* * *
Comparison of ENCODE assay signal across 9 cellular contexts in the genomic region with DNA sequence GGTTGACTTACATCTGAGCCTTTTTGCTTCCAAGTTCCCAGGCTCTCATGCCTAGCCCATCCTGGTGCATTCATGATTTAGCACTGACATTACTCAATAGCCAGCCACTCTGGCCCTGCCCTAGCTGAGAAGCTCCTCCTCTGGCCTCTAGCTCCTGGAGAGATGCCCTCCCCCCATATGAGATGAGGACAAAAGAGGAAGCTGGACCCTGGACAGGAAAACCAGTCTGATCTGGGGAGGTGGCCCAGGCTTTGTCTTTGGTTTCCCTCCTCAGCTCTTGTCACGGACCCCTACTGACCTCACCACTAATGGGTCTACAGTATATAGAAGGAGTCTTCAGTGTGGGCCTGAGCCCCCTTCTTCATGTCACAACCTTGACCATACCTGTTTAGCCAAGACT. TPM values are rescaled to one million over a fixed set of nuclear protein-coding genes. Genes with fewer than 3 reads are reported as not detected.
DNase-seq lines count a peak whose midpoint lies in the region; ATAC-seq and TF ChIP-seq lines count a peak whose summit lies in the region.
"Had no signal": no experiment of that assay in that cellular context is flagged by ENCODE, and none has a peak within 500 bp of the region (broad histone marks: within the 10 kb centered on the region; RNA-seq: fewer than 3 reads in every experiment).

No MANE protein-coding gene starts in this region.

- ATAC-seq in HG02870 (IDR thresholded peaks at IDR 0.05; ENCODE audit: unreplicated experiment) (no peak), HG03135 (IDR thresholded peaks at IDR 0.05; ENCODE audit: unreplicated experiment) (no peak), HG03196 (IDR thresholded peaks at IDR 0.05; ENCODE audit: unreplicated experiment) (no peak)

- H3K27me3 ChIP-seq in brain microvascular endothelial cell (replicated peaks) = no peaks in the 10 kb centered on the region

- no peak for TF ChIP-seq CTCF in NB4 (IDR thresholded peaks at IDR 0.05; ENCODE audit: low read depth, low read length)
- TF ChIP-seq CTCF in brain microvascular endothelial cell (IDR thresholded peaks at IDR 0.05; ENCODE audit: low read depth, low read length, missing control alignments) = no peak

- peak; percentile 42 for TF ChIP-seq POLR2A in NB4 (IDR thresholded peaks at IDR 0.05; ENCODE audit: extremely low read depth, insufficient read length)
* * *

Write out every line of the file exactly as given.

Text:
Comparison of ENCODE assay signal across 9 cellular contexts in the genomic region with DNA sequence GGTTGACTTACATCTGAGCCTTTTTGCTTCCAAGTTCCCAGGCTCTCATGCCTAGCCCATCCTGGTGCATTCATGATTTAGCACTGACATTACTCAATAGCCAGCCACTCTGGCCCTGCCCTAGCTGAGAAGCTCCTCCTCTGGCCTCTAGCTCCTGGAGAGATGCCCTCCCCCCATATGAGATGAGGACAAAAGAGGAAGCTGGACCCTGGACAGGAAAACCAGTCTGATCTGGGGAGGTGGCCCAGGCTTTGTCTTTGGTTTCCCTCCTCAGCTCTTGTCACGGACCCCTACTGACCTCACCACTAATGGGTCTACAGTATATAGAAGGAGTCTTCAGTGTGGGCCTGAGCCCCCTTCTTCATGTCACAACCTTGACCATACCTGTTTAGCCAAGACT. TPM values are rescaled to one million over a fixed set of nuclear protein-coding genes. Genes with fewer than 3 reads are reported as not detected.
DNase-seq lines count a peak whose midpoint lies in the region; ATAC-seq and TF ChIP-seq lines count a peak whose summit lies in the region.
"Had no signal": no experiment of that assay in that cellular context is flagged by ENCODE, and none has a peak within 500 bp of the region (broad histone marks: within the 10 kb centered on the region; RNA-seq: fewer than 3 reads in every experiment).

No MANE protein-coding gene starts in this region.

- ATAC-seq in HG02870 (IDR thresholded peaks at IDR 0.05; ENCODE audit: unreplicated experiment) (no peak), HG03135 (IDR thresholded peaks at IDR 0.05; ENCODE audit: unreplicated experiment) (no peak), HG03196 (IDR thresholded peaks at IDR 0.05; ENCODE audit: unreplicated experiment) (no peak)

- H3K27me3 ChIP-seq in brain microvascular endothelial cell (replicated peaks) = no peaks in the 10 kb centered on the region

- no peak for TF ChIP-seq CTCF in NB4 (IDR thresholded peaks at IDR 0.05; ENCODE audit: low read depth, low read length)
- TF ChIP-seq CTCF in brain microvascular endothelial cell (IDR thresholded peaks at IDR 0.05; ENCODE audit: low read depth, low read length, missing control alignments) = no peak

- peak; percentile 42 for TF ChIP-seq POLR2A in NB4 (IDR thresholded peaks at IDR 0.05; ENCODE audit: extremely low read depth, insufficient read length)